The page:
Health as if everybody counted blog
Where the health equity action is, around the world
Herewith a selection of promising efforts from around the world (sadly, none from Canada) to implement the health equity agenda.
The Social Determinants of Health Network (SDH-Net) is a four-year collaboration with the aim of building research capacity on social determinants of health in Mexico, Colombia, Brazil, South Africa, Tanzania and Kenya. It involves leading institutions in each of the six, in partnership with similar institutions in Germany, Spain, the United Kingdom and Switzerland. The network is now in its second year of operation, and mapping reports on research capacity in each LMIC will soon be posted online. Among other bodies of expertise, the project builds on earlier work by the World Health Organization on social determinants of health and public health programs. SDH-Net is funded by the European Commission, the executive branch of the European Union, under the seventh Framework Research Programme.
Also funded by the European Union – are you seeing a pattern? – is the European Portal for Action on Health Inequalities. In addition to links to a verity of external resources, the site offers access to a multilingual policy database that is searchable by EU country, implementation level, characteristics of policy or keyword. On an initial exploration of the database, and perhaps inevitably given the state of health equity intervention research, many of the entries link either to official statements of policy (which may or may not be reflected in actual practices) or to self-reports. Nevertheless, such platforms already serve a valuable purpose in encouraging creative imitation and thinking outside the box.
Still in the EU, a multi-university collaboration on Poverty and Social Exclusion funded by Britain’s Economic and Social Research Council has just released summary findings from report starkly titled The Impoverishment of the UK. The report found, for instance, that about 5.5 million adults go without essential clothing, about 4 million children and adults are not properly fed by today’s standards, and more than one in four people skimped on their own food in the past year so others in their household could eat. It should be kept in mind that these findings come from a country where academics are warning that pending benefit cuts may push 200,000 more children into poverty; where the income tax rate paid by the country’s highest earners has just been lowered; and where a wealth tax on houses worth more than £2 million remains controversial. The survey does not consider direct effects on health, but underscores the fact that in the face of the recommendation by the Commission on Social Determinants of Health to “tackle the inequitable distribution of power, money, and resources,” some countries are moving in the opposite direction.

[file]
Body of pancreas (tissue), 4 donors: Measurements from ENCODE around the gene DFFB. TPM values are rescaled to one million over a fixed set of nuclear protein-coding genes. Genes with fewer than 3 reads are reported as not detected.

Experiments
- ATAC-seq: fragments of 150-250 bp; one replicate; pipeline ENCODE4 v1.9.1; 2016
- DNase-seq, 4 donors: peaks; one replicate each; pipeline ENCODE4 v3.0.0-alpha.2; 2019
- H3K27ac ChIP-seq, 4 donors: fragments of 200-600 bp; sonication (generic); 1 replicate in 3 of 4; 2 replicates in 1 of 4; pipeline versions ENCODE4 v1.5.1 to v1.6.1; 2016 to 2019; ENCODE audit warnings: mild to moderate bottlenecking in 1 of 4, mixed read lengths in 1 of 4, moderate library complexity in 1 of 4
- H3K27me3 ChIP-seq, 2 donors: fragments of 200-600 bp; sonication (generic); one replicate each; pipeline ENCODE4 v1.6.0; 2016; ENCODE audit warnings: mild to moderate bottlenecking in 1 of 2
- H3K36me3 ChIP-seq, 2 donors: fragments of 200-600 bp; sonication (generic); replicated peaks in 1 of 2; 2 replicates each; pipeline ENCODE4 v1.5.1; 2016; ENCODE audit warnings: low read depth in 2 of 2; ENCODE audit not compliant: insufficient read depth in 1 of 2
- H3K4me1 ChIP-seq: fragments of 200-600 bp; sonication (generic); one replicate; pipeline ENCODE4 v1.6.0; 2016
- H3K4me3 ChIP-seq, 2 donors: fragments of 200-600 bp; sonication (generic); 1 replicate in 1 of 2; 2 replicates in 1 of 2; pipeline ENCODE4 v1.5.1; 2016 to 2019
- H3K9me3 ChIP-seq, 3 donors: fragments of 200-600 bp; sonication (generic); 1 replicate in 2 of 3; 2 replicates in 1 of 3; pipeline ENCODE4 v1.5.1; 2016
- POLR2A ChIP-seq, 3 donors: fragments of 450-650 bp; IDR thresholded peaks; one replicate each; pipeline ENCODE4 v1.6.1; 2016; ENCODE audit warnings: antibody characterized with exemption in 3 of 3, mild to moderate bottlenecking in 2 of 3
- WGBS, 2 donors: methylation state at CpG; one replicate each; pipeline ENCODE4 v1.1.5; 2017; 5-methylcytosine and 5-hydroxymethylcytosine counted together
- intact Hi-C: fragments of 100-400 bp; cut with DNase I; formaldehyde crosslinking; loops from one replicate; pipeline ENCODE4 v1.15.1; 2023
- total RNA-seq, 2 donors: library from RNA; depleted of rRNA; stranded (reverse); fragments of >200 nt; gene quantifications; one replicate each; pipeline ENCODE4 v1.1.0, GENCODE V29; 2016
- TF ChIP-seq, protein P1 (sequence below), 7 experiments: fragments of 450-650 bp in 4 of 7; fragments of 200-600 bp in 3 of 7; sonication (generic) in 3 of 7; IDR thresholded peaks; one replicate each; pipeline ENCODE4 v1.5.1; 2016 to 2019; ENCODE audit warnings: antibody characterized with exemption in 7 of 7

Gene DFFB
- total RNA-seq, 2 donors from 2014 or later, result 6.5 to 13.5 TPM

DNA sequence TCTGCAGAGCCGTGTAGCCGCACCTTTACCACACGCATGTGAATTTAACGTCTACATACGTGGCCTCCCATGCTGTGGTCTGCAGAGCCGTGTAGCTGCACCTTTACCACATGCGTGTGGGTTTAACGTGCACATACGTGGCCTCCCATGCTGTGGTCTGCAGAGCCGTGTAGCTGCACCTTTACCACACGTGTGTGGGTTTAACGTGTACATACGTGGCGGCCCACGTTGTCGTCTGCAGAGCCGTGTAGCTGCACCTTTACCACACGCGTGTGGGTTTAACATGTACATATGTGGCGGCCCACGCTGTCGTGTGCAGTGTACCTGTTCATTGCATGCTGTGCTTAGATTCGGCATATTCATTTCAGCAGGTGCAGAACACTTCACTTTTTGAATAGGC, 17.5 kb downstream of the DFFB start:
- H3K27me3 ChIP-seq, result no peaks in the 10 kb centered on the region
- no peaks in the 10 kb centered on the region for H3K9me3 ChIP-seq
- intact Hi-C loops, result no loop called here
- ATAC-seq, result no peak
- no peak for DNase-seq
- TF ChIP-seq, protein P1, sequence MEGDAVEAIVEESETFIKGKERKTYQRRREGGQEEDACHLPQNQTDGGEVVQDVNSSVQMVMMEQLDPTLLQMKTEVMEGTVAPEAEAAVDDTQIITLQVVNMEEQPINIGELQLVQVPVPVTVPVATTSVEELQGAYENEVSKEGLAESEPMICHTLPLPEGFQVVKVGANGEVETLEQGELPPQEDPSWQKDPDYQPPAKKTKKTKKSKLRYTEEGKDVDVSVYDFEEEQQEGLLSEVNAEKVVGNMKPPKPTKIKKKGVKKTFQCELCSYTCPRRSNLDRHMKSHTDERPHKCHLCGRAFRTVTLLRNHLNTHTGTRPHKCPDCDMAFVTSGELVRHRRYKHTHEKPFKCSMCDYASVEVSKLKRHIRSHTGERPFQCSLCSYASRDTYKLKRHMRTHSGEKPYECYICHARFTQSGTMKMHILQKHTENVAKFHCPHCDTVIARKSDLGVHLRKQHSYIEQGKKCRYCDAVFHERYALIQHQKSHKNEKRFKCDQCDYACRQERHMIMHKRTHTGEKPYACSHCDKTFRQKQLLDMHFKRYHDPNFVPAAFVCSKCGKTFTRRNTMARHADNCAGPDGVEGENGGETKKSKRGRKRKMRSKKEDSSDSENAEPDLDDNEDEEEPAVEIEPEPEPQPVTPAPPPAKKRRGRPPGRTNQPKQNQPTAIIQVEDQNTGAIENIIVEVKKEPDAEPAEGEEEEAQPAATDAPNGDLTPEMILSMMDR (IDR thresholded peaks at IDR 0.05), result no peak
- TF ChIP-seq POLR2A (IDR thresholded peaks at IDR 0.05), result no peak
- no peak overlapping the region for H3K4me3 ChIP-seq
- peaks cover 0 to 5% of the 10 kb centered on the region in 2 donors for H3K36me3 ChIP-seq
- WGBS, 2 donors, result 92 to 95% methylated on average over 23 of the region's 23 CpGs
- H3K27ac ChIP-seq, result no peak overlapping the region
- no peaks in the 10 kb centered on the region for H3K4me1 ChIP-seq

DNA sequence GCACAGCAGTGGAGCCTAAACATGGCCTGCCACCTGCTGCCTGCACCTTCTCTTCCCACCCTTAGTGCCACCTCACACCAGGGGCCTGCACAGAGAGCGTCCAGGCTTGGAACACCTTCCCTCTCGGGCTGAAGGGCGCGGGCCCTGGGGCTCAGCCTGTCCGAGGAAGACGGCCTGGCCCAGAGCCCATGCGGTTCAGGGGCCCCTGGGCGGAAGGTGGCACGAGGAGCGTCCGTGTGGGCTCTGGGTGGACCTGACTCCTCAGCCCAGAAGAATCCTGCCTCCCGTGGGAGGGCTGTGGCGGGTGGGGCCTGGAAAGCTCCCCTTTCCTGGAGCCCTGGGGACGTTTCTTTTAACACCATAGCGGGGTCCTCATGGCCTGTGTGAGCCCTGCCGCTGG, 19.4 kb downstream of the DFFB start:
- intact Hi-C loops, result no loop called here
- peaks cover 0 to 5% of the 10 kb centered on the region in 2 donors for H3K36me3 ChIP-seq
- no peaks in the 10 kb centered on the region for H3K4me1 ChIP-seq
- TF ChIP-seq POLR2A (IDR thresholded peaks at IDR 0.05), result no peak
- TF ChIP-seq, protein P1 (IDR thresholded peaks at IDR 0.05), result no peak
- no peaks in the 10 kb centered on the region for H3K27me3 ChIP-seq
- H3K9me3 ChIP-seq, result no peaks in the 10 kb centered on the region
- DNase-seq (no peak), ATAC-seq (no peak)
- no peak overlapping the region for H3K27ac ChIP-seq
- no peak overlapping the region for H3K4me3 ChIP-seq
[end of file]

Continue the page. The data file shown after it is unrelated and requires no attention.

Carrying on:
Finally, a new WHO report on Closing the Health Equity Gap, with a former official in Britain’s Cabinet Office (Ross Gribbin) as one of the two lead authors, draws on the reports of the various knowledge networks set up to support that Commission to identify concrete, and relatively short-term, implications for public policy. The first main section identifies actions for health systems and health policy: moving toward universal coverage; expanding and redesigning public health programs; improving the measurement of health inequities; and making the case for intersectoral action. The second main section focuses on cross-government actions in areas such as social protection, urban policy, trade, labour markets, and (commendably) policy and attitudes towards women. Those who have been working on health equity issues professionally for some time will probably not find much that is new here, but that isn’t the point. The point is rather to disseminate key messages about practical possibilities for acting on the moral imperative of reducing health inequity to audiences that may be unfamiliar with the concept, or else convinced of its importance but frustrated by the lack of ‘how do we get there from here’ information.
Unfortunately, the current British trajectory – essentially, a large-scale social experiment on nonconsenting subjects in a jurisdiction that is a world leader in research on socioeconomic disparities and their health consequences – suggests that more information and better messaging may not be adequate to address the raw politics that perpetuate health inequity.